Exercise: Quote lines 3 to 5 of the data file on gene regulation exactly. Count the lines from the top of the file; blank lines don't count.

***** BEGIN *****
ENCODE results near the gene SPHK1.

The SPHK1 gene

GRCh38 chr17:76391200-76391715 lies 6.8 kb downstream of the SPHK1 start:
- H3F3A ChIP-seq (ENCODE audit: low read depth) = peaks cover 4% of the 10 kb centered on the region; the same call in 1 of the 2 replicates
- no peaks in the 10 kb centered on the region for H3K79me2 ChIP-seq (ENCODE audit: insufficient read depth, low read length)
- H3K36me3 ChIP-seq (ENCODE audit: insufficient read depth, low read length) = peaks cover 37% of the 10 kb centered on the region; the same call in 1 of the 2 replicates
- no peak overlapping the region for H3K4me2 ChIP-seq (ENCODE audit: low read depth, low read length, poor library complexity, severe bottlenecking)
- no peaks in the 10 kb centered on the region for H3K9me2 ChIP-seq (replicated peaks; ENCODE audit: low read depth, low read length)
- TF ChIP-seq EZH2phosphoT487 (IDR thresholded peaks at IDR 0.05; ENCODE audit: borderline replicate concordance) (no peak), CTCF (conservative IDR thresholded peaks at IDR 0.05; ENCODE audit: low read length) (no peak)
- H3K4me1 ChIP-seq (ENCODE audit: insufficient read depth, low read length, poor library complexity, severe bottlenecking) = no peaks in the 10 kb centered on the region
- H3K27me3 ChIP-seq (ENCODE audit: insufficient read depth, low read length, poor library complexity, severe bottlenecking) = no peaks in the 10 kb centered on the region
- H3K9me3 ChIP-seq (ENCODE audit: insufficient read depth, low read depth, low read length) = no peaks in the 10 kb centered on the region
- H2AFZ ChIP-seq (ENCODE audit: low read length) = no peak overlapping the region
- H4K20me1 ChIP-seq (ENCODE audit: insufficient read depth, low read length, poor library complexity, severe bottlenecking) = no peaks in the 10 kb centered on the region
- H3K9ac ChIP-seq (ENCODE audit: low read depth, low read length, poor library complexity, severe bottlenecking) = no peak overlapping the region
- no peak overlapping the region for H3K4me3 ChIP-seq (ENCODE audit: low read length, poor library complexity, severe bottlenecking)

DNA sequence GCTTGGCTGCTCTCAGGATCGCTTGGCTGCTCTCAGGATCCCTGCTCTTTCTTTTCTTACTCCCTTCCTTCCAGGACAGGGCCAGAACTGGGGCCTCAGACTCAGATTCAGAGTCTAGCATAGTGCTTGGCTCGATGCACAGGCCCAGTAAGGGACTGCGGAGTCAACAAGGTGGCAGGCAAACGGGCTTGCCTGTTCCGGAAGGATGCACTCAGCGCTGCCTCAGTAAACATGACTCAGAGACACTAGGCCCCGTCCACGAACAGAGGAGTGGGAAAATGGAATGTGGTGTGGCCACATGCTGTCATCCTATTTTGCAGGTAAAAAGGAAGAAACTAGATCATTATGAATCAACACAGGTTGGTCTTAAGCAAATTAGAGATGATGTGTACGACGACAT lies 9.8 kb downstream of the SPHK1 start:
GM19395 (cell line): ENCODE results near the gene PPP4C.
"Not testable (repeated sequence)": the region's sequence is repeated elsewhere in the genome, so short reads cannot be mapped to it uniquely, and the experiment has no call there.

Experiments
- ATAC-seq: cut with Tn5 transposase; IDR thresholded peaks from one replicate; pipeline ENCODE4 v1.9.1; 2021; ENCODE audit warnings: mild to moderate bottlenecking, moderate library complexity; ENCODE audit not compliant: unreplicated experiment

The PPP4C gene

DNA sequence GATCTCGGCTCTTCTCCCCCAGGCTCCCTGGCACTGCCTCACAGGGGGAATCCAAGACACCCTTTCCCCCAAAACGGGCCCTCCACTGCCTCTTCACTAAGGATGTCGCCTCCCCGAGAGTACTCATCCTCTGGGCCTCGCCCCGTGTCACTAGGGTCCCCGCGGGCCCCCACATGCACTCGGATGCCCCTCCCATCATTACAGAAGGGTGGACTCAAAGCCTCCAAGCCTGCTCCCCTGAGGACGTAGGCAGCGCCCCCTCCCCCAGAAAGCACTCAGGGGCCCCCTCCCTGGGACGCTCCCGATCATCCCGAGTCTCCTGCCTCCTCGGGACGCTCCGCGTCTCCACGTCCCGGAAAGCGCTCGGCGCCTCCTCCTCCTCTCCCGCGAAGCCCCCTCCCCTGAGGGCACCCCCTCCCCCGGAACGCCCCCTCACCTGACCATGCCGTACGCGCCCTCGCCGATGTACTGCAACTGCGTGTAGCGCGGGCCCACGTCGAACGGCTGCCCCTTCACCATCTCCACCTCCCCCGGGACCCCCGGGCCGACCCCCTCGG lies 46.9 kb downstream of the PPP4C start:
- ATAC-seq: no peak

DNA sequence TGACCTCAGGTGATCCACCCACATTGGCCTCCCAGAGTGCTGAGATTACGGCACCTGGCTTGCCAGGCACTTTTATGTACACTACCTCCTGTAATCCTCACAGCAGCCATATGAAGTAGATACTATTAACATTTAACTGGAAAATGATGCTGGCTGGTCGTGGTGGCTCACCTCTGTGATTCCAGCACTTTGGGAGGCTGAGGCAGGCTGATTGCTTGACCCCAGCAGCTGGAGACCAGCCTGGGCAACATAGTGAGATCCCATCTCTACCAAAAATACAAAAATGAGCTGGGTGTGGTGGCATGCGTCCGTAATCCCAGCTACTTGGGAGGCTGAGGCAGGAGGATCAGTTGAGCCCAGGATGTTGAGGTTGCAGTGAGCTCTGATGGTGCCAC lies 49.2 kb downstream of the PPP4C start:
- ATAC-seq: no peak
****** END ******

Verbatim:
GRCh38 chr17:76391200-76391715 lies 6.8 kb downstream of the SPHK1 start:
- H3F3A ChIP-seq (ENCODE audit: low read depth) = peaks cover 4% of the 10 kb centered on the region; the same call in 1 of the 2 replicates
- no peaks in the 10 kb centered on the region for H3K79me2 ChIP-seq (ENCODE audit: insufficient read depth, low read length)